One Atlanta builder uses collaboration software and improved sawing technology to solve a perennial challenge:to deliver flooring systems that are accurate and on time and can be backed up by warranty in the event of a defect.
There are so many instances in which technology is a solution looking for a problem that it's really worth noting when technology actually solves a business problem.
Such is the case with Legacy Communities, an Atlanta company that builds about 1,600 homes a year, many of which average about 3,000 square feet and are typically priced for first-time buyers in the $100,000 to $200,000 range.
For the past year, Legacy has been using software offered by Atlanta-area lumber dealer Plymart and wood products company Boise Cascade, which cuts its design time in half. New sawing processes reduce the linear footage of engineered wood it needs to purchase, slashing floor joist costs by 10 percent.
“The new system dramatically improves our framing operation,” says Steve Connor, Legacy's vice president of operations.
Conner says that for several years, Legacy Communities had problems getting its flooring systems installed correctly. Floor joists would have inconsistent cuts, be improperly marked, and lack proper documentation, so the framers would just make their own decisions as to how the joists should be installed.
Too often, inspectors would fail jobs because the flooring system wasn't installed as specified by the original plans. Such a result could set back Legacy's production schedule several days. Another negative result is that once the integrity of the flooring system is compromised, the dealer's warranty is voided.
At the low price points Legacy operates under, the home builder simply can't afford to have an inefficient flooring process and needs to be confident that the floors installed can be backed up by the dealer.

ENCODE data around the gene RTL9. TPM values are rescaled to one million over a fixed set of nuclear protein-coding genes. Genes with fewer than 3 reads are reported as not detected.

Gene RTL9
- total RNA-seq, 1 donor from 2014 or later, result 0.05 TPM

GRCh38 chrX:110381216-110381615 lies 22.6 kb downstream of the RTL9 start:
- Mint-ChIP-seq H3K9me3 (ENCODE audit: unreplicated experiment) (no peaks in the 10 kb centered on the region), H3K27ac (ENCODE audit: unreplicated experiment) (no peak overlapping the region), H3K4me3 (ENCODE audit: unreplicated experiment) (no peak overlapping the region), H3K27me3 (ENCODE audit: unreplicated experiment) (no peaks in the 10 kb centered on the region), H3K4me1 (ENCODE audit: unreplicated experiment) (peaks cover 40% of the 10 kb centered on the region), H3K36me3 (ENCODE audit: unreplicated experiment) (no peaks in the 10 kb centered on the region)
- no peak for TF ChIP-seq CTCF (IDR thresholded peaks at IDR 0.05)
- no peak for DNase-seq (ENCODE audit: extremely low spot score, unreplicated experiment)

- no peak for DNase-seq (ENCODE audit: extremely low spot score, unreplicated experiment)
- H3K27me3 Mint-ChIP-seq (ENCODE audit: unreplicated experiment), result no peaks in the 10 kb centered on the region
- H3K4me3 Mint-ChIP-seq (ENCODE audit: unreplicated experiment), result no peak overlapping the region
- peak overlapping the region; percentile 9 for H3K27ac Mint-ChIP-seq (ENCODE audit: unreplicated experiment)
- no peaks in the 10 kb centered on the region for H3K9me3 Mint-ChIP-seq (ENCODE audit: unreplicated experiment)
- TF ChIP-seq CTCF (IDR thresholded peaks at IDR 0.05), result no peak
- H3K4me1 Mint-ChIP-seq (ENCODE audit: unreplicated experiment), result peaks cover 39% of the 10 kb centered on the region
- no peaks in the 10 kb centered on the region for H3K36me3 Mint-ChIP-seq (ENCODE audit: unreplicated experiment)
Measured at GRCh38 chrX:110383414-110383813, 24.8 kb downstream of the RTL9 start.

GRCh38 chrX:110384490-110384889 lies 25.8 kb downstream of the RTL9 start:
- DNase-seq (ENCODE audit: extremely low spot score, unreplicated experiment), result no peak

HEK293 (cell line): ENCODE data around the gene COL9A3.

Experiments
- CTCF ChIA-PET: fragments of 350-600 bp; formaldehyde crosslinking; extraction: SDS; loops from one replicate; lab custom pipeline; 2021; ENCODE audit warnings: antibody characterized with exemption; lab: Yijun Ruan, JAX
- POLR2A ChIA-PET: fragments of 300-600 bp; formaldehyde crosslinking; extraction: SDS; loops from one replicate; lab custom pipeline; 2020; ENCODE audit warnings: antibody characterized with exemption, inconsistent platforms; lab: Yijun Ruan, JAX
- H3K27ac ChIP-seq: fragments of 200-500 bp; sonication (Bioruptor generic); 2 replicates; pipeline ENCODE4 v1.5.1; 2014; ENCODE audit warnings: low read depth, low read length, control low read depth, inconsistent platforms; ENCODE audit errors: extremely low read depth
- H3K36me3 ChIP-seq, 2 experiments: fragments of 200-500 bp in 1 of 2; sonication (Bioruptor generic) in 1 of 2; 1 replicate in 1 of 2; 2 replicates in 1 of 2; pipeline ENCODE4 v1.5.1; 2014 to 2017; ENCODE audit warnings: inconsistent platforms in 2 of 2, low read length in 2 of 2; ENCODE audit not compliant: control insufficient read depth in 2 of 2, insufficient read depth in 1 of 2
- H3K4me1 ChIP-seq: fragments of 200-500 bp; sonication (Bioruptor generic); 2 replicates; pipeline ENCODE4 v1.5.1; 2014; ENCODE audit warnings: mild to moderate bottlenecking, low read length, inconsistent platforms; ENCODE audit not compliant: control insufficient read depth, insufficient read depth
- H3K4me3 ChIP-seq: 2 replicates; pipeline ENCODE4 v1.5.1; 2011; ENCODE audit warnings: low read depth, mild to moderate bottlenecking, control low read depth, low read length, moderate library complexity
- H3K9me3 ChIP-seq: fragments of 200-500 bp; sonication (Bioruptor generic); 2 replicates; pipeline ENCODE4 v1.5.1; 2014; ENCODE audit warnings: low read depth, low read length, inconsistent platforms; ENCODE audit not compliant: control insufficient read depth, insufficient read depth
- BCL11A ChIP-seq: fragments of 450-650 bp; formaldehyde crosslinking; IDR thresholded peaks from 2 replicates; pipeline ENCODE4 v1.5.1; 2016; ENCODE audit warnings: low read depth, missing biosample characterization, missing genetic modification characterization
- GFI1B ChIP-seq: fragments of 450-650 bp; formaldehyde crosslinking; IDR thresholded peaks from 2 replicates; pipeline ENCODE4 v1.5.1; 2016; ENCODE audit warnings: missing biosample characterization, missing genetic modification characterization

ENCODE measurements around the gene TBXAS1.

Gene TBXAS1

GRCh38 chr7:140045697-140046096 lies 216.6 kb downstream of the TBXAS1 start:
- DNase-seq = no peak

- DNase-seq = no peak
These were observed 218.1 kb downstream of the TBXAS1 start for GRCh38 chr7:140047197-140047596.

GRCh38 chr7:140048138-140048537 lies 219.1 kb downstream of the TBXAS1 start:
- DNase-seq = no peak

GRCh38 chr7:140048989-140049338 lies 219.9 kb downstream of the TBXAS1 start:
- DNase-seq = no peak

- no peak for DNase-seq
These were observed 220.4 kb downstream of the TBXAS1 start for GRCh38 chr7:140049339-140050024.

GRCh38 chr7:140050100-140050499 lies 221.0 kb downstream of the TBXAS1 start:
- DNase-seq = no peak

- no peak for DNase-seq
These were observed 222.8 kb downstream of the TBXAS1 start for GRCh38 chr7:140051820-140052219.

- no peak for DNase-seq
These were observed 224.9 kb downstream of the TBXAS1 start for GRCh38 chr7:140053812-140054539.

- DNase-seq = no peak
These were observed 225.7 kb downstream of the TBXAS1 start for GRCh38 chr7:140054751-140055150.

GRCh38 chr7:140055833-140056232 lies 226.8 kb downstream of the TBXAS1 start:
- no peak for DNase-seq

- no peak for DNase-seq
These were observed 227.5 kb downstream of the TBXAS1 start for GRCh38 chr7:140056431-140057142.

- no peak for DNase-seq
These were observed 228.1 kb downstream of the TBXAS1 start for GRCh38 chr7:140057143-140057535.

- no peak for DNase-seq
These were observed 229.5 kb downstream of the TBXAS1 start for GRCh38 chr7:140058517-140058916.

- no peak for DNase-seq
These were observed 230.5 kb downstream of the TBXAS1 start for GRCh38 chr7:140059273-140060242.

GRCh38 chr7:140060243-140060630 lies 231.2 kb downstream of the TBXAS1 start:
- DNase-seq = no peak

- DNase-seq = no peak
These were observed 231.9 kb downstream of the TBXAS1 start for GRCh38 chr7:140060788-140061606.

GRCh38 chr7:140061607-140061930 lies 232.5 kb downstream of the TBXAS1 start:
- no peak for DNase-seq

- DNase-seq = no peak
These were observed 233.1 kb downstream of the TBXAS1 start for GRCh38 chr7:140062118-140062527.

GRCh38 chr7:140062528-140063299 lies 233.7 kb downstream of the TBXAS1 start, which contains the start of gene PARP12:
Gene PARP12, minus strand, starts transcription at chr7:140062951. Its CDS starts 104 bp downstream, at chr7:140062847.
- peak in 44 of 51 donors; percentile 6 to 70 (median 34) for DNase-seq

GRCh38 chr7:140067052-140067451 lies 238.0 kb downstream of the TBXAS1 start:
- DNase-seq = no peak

“We're always looking for better ways to build the structural components of the house,” Connor says. “Especially something like the flooring system.”
THE SOLUTION At least in the design phase, much of the heavy software lifting is done by Boise Cascade's PlansRoom, which is a private-label version of Autodesk's Buzzsaw collaboration tool. This Web-based application lets architects, Plymart technicians, and Legacy's project supers share and collaborate on engineering drawings and CAD files. Since it's Web-based, everyone who's authorized to use the application can do so on any computer with a Web browser. This means project supers can access BoisePlansRoom at home, at the trailer, out in the field on a wireless laptop, or in the corporate office.
Connor says Boise's willingness to pick up the cost for PlansRoom was very important to Legacy Communities. “I don't think we would have spent the money on Plans-Room on our own,” he says.
Tim Mickelson, a technical representative at Plymart who works closely with Legacy Communities, says the old system was mired in paperwork and inefficiency. He says, in the past a Plymart designer would develop a set of plans for a flooring system and print it out in paper form. The plans would have to be hand delivered to the builder, who would then send it back and forth from the builder to the dealer several times before everyone agreed on the plans.
“This system required both the builder and the dealer to keep very accurate paper trails,” says Mickelson. “If a super called from the field, or an office worker had a question, it had to be pulled out of a paper file and there was never any guarantee that the latest version was in the file,” he says.
Learn more about markets featured in this article: Atlanta, GA.